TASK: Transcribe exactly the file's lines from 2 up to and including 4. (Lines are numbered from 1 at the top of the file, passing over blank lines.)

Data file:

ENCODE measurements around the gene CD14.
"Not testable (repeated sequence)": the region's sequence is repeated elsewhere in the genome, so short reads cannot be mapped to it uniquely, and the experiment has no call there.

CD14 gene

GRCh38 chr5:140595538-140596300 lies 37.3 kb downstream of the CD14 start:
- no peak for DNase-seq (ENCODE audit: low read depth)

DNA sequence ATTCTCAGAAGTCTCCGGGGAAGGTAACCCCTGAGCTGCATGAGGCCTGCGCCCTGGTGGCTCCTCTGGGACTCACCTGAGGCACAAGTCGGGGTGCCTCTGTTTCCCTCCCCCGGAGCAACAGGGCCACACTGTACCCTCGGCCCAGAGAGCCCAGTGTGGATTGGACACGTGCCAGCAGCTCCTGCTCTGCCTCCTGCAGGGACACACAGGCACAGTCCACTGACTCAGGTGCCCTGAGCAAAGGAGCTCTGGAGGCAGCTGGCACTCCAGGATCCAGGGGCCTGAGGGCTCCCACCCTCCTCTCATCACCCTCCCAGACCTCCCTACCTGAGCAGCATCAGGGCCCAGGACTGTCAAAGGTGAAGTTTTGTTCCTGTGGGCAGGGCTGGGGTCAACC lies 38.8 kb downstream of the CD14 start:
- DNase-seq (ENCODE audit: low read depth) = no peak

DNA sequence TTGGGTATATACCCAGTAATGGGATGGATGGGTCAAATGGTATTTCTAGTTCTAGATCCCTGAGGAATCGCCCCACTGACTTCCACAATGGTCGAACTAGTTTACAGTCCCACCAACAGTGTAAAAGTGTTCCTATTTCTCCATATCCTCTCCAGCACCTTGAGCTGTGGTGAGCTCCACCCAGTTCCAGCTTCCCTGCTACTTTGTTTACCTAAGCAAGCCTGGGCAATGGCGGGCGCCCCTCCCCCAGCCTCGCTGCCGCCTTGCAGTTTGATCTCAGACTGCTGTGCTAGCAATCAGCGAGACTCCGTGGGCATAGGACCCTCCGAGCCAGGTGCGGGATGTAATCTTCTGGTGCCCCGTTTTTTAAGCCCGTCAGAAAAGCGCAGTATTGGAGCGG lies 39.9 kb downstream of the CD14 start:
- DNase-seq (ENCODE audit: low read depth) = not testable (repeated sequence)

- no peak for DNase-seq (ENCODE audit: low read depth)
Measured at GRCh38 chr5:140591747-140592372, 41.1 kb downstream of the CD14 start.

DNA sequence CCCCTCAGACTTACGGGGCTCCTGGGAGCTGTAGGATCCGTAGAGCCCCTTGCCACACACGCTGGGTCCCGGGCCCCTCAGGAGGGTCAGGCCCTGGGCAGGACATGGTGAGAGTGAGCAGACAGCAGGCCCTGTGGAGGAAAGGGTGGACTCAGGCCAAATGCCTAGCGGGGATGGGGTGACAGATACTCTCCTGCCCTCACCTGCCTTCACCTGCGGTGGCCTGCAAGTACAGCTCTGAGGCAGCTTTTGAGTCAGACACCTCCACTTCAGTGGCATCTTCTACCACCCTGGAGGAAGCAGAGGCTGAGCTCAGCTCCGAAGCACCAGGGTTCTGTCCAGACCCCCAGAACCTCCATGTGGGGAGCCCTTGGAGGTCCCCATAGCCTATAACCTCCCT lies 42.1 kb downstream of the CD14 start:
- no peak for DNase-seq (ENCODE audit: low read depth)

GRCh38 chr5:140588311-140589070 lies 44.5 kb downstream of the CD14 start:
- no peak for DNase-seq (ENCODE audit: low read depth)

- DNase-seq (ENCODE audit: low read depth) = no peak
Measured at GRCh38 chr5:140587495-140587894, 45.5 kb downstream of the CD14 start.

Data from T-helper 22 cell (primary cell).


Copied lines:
"Not testable (repeated sequence)": the region's sequence is repeated elsewhere in the genome, so short reads cannot be mapped to it uniquely, and the experiment has no call there.

CD14 gene

GRCh38 chr5:140595538-140596300 lies 37.3 kb downstream of the CD14 start: